An Exploration of Genetic Test Utilization, Genetic Counseling, and Consanguinity within the Inborn Errors of Metabolism Collaborative (IBEMC).

Citation data:

Journal of genetic counseling, ISSN: 1573-3599, Vol: 26, Issue: 6, Page: 1238-1243

Publication Year:
2017
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PMID:
28451876
DOI:
10.1007/s10897-017-0100-0
Author(s):
Stein, Quinn P, Vockley, Cate Walsh, Edick, Mathew J, Zhai, Shaohui, Hiner, Sally J, Loman, Rebecca S, Davis-Keppen, Laura, Zuck, Taylor A, Cameron, Cynthia A, Berry, Susan A, Inborn Errors of Metabolism Collaborative Show More Hide
Publisher(s):
Springer Nature
Tags:
Medicine
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article description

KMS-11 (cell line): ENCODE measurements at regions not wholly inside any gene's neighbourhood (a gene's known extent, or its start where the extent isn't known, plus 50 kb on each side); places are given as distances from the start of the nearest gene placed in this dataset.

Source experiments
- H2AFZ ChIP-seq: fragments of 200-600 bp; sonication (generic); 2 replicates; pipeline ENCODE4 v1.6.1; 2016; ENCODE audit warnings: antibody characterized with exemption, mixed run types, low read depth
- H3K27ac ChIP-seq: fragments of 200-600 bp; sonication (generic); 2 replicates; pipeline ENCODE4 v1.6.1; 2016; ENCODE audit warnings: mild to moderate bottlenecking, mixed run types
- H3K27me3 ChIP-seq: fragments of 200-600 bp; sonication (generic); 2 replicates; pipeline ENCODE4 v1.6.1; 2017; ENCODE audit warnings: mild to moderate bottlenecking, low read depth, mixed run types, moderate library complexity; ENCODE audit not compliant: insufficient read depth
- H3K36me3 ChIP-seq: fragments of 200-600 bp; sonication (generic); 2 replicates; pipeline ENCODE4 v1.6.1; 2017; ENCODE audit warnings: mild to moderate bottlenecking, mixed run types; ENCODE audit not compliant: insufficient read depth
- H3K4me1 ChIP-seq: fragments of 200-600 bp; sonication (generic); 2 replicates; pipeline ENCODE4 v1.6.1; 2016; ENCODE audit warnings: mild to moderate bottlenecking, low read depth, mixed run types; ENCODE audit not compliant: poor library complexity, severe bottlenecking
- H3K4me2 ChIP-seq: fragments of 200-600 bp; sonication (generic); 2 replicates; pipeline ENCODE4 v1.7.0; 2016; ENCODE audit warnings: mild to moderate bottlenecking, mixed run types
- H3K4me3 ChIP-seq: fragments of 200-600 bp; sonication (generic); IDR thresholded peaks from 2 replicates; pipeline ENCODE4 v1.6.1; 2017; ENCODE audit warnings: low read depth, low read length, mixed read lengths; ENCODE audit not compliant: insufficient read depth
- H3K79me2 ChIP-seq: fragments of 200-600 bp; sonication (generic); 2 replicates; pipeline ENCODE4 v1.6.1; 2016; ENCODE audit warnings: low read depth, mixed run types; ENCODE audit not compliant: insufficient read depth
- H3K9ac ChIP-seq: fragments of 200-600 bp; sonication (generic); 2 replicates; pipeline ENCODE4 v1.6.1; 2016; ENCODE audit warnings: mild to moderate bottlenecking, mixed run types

The Inborn Errors of Metabolism Collaborative (IBEMC) includes clinicians from 29 institutions collecting data to enhance understanding of metabolic conditions diagnosable by newborn screening. Data collected includes hospitalizations, test results, services, and long-term outcomes. Through evaluation of this data, we sought to determine how frequently genetic counseling had been provided, how often genetic testing was performed, and also determine the consanguinity rate in this population. A data query was performed with the following elements abstracted/analyzed: current age, metabolic condition, whether genetic counseling was provided (and by whom), whether genetic testing was performed, and consanguinity. Genetic counseling was provided to families 95.8% of the time and in 68.6% of cases by a genetic counselor. Genetic testing was performed on 68.0% of subjects, with usage highest for fatty-acid-oxidation disorders (85.1%). The rate of consanguinity was 2.38%. Within this large national collaborative there is a high frequency of genetic counseling, though in one-third of cases a genetic counselor has not been involved. Additionally, while metabolic conditions have historically been diagnosed biochemically, there is currently high utilization of molecular testing suggesting DNA testing is being incorporated into diagnostic assessments - especially for fatty-acid-oxidation disorders where the underlying genotype helps predict clinical presentation.

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